By Hindustan Times
Mumbai, July 13 -- Murder 3 is definitely on the cards. We haven't started work on a script yet, but it should flag off by mid-2012. We have no choice. After the super success of Murder (2004) and Murder 2, we have to take the franchise forward," asserts Emraan Hashmi, unfazed by the scathing criticism his straggly locks, tattooed six-pack and bored disinterest in Jacqueline Fernandes has drawn, along with an almost nauseating reaction to the relentless blood fest.
He points out that like Hollywood's Kill Bill (2003), Murder 2 also has no reference point in Bollywood. "We've not seen a movie as gory as this one before. Maybe two per cent of the 'enlightened' audience didn't have the stomach for it, but going by box-office figures, the remaining 89 per cent seem to have digested it well," he reasons. "I see it becoming a trendsetter for violent entertainers in stark, semi-realistic settings that mirror a society where the Nithari killings brought cannibalism into our homes in the 21st century."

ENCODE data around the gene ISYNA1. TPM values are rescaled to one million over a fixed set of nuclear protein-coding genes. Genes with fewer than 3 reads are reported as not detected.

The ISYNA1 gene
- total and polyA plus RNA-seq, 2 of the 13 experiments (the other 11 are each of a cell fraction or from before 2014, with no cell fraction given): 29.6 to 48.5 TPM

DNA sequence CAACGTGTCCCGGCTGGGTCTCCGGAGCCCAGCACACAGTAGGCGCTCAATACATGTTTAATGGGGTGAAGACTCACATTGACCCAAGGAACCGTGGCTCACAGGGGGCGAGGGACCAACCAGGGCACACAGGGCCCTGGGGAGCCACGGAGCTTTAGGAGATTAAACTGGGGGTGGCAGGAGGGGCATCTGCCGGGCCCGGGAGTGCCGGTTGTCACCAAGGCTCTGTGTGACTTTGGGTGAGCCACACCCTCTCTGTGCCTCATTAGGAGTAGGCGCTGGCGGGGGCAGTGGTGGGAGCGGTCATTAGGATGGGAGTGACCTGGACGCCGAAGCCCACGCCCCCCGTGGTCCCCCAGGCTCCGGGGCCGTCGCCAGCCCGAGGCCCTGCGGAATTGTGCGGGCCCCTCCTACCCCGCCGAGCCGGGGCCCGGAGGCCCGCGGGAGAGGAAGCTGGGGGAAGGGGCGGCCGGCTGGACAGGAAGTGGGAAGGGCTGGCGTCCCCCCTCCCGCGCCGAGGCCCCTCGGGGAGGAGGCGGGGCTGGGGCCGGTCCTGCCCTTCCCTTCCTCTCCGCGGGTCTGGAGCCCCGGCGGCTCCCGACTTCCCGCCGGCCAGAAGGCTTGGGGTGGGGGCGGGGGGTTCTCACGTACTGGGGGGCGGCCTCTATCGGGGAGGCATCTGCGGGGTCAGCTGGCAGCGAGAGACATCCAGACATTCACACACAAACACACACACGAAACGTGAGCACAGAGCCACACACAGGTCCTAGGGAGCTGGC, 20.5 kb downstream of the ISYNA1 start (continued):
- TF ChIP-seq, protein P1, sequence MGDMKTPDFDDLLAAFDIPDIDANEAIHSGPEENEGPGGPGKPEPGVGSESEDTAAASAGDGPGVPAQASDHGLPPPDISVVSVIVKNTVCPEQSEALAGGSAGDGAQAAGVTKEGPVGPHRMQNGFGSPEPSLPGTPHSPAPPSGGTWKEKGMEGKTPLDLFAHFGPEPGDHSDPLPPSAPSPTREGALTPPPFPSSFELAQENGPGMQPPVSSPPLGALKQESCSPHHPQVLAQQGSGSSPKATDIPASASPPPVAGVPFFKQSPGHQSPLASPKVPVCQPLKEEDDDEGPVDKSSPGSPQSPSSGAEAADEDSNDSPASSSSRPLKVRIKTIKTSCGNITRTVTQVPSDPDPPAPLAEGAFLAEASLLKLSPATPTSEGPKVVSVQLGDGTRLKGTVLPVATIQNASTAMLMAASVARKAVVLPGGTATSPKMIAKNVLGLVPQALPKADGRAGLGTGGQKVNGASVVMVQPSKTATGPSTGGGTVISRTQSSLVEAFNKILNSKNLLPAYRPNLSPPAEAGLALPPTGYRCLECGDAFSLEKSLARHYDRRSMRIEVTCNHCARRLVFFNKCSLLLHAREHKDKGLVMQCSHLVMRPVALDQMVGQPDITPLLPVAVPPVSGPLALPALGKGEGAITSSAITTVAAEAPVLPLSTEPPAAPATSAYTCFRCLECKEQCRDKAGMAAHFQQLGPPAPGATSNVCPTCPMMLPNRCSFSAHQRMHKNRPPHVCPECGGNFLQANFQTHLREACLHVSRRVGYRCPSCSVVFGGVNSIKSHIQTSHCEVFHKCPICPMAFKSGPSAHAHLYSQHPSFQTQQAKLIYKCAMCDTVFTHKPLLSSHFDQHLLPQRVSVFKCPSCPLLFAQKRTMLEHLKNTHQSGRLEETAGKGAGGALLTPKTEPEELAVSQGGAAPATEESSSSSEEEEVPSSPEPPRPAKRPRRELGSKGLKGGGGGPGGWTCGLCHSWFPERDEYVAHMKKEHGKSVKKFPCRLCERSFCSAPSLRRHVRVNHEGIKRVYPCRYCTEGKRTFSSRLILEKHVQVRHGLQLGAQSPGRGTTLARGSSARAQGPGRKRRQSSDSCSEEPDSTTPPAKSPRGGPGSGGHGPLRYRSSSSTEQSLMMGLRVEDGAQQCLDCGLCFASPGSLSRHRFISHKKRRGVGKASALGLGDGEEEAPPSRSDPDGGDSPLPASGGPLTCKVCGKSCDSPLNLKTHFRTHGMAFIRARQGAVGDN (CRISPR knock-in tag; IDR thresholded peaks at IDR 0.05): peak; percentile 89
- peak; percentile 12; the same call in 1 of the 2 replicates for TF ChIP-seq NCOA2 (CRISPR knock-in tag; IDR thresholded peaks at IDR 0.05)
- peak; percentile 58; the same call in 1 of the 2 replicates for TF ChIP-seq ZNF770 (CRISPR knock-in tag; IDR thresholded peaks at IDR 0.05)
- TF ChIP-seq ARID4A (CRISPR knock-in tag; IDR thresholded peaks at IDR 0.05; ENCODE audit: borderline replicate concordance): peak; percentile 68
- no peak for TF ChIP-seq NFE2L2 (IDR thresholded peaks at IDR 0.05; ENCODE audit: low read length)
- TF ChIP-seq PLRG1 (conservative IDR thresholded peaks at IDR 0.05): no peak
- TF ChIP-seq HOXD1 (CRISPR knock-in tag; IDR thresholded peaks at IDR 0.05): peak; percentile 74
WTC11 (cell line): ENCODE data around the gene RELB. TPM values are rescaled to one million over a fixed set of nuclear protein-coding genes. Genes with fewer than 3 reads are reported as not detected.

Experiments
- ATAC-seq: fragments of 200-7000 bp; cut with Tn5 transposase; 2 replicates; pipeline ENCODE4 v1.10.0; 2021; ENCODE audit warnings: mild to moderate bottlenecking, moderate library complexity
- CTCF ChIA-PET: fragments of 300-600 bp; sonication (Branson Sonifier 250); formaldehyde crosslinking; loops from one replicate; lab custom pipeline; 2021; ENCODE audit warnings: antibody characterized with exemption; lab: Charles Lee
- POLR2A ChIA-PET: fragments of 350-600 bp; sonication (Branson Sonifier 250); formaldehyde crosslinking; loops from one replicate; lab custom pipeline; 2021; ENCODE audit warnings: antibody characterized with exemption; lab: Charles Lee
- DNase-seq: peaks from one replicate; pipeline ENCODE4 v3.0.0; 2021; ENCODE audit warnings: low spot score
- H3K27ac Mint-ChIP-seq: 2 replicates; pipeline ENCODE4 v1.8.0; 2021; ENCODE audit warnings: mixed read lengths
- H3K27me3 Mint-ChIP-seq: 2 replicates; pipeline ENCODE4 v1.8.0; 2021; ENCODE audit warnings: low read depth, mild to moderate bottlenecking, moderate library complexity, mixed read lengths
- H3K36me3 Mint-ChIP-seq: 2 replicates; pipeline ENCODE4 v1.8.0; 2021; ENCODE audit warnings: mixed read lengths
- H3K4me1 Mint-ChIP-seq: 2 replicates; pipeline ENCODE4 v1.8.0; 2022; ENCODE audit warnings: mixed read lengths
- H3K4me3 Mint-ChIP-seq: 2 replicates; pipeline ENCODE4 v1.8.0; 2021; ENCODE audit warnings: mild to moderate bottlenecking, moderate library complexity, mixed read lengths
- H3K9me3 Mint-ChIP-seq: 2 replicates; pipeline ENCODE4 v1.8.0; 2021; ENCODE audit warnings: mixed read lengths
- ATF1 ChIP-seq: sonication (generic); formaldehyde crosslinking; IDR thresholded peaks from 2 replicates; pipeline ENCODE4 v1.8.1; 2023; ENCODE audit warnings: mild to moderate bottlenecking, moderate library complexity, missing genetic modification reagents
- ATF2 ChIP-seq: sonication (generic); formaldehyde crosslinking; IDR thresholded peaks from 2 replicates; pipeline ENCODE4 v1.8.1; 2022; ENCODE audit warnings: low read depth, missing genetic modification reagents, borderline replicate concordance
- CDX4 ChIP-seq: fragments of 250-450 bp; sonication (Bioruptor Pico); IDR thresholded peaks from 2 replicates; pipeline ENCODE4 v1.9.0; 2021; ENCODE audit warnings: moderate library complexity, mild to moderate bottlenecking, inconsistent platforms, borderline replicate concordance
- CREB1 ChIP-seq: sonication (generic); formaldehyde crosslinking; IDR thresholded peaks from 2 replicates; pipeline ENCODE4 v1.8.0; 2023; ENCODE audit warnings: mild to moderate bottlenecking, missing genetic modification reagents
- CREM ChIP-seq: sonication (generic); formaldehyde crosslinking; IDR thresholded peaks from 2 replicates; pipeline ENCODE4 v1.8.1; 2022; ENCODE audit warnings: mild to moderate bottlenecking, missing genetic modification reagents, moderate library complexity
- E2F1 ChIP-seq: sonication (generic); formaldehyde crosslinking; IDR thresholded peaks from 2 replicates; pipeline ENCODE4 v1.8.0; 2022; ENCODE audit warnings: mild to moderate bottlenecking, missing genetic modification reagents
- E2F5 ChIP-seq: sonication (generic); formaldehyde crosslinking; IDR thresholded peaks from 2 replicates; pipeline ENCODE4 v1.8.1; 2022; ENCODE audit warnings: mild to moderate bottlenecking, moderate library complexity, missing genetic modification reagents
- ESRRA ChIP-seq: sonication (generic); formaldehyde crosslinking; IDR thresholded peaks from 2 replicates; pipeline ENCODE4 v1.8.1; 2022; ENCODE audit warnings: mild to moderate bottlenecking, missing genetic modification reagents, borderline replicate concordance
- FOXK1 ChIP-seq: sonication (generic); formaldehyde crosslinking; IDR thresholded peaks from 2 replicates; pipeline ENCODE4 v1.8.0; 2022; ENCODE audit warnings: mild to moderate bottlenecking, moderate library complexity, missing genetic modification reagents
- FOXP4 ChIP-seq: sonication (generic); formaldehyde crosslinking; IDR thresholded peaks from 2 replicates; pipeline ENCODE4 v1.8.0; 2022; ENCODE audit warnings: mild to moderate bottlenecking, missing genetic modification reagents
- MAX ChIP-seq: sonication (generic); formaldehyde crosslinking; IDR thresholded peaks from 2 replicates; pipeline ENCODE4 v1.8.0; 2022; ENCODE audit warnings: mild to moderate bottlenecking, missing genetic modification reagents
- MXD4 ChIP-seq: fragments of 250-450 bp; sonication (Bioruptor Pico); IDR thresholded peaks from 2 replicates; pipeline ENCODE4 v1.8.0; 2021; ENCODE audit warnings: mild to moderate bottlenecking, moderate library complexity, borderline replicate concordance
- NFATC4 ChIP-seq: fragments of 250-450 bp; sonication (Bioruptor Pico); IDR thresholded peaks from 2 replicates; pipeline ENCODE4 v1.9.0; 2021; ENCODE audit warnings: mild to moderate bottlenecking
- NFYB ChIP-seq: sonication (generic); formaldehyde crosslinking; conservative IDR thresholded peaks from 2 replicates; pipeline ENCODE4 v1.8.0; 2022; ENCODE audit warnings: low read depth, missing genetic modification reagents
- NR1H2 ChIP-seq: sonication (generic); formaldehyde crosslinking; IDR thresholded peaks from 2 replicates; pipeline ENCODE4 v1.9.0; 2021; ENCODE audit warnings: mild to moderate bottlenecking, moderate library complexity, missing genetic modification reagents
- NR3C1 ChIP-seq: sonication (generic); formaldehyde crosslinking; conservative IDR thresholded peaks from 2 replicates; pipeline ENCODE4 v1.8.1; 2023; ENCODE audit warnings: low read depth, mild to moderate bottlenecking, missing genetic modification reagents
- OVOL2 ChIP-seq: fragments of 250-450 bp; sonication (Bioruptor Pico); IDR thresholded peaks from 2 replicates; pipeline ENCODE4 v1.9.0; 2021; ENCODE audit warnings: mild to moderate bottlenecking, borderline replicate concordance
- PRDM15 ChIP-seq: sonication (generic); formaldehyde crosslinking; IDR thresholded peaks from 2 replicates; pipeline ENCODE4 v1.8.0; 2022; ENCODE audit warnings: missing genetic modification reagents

Recalling how the censors refused a U/A certificate to the film's first promos because of a line that went, 'Tere tukde kare char' (will cut you into four pieces), Emraan argues that news channels had gone to town about how Neeraj Grover's body was chopped into 500 pieces by Emile Jerome Joseph in the Maria Susairaj case.
He admits that maybe his dad didn't "get it" but today's generation connected with it going by the deafening response to his entry scene. And the clapping and whistling was not limited to the single screens. It continued into the usually-not-so-vocal multiplexes too. "Even my wife liked it," smiles Emraan. "And given that it got the second biggest opening after Ready, I'd say that today, as a dependable star, I'm second only to Salman Khan, though I've never walked the traditional path."
He begins work on 3D Raaz 3 next and says the plan is for the Raaz sequel to surpass the numbers of Murder 2. But Murder 3, when it happens, will be bigger, better and bloodier. Will he be part of it? "Of course," he asserts. "They cannot make a Murder film without me."